Illegal Procedure: How a 1974 Stadium Bill Put Reproductive Rights in the Sidelines

StadiumFans of the University of Arizona football team will arrive by the thousands at Arizona Stadium on September 3, the start of the fall football season, as the UA Wildcats face off against the UTSA Roadrunners, a team they defeated 26 to 23 in San Antonio last September. For fans, the stadium is a place where legends and losses are remembered. For reproductive rights advocates, it represents a devil’s bargain that took place more than 40 years ago and continues to compromise health care to this day.

In 1974, abortion rights were sacrificed to expand Arizona Stadium.

Arizona has long had a unique role in the abortion battle. In 1962, Sherri Finkbine, a Phoenix-area woman, entered the national spotlight after she found out the thalidomide she was taking as a sleep aid could cause severe fetal abnormalities. The early mortality rate among infants who were exposed to the drug was about 40 percent, in large part due to internal defects that commonly affected the kidneys, heart, digestive tract, and reproductive system.

Fearing how thalidomide would affect the development of her own fetus, Finkbine wanted to terminate her pregnancy in a state — and nation — that put legal barriers in the way of abortion. Already known to many as the star of a locally produced children’s show, she became a topic of national debate when she shared her story with a reporter from the Arizona Republic. She spoke to the reporter in the hopes of warning other mothers about thalidomide. An unintended consequence was that the publicity made it harder to quietly seek an abortion; providers who might have otherwise taken a legal risk for her couldn’t escape the attention that followed her. Continue reading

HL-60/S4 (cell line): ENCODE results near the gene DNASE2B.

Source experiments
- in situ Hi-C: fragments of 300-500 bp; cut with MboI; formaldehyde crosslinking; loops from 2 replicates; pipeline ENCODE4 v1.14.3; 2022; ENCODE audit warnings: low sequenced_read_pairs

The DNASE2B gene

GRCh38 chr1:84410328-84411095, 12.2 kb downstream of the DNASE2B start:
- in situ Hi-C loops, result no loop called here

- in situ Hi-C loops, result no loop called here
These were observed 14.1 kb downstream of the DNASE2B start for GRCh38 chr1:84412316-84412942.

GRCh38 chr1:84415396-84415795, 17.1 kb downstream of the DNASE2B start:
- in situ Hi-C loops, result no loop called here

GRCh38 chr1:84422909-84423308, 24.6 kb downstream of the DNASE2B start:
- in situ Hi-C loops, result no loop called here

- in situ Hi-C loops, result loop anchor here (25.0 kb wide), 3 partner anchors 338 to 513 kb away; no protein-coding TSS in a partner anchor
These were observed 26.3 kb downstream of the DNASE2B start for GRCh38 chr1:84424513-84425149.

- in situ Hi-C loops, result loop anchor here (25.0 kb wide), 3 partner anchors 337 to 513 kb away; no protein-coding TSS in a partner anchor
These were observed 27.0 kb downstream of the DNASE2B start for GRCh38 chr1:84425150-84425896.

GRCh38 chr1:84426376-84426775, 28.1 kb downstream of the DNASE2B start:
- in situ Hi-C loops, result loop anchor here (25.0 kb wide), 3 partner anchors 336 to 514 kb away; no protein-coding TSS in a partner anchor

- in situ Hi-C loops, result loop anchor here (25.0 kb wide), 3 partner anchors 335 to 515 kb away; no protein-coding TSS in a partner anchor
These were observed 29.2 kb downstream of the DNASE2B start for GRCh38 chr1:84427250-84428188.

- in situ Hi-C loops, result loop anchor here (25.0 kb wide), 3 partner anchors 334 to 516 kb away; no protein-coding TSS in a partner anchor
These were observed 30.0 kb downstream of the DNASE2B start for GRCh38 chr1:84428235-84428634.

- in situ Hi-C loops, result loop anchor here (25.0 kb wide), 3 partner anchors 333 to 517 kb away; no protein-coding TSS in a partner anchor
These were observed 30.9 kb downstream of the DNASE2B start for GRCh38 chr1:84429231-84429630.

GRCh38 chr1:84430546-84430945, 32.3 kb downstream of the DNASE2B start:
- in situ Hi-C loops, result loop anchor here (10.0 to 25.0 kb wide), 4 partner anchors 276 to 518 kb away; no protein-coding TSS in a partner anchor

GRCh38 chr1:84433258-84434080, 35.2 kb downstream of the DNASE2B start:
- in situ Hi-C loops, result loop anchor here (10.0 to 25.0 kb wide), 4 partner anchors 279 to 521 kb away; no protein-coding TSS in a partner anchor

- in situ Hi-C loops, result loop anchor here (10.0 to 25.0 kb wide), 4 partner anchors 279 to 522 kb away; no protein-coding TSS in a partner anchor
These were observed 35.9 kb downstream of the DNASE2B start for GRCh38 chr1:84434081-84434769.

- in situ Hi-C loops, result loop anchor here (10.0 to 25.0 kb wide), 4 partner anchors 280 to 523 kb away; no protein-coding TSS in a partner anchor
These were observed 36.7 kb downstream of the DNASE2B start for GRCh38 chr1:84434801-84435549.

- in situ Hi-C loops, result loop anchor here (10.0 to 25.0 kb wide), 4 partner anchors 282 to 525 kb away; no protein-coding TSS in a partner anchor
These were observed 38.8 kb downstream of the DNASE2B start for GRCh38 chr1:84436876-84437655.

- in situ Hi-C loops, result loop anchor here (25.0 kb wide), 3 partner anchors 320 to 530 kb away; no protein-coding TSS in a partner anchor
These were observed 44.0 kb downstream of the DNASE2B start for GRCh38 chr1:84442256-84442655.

One Vote Can Tip the Balance: The Battles for Reproductive Care

David Yetman and Annette Everlove, 1977

David Yetman and Annette Everlove, 1977

For Kino Community Hospital, it was the end of abortion services. But for Annette Everlove it was the beginning of a career in law that continues to this day, and for David Yetman it was the beginning of his 12-year stint as a Pima County Supervisor. And for Americans, it was the beginning of a nationwide debate.

It was 1977, just four years after the Supreme Court’s landmark Roe v. Wade decision. In the early days of abortion’s legality, access to the procedure was still extremely limited. There were only one or two private practitioners who provided abortion access in the entire city of Tucson.

And then there was Kino Community Hospital.

As a county-owned public hospital, Kino’s services were provided to its patients free of charge. Consequently, it was the sole source of medical care for many of Tucson’s poor. Shortly after Kino opened its doors in 1977, a Pima County Supervisor learned that the hospital was performing abortions. The question of whether or not Kino would be permitted to continue abortion services was put on the agenda. Continue reading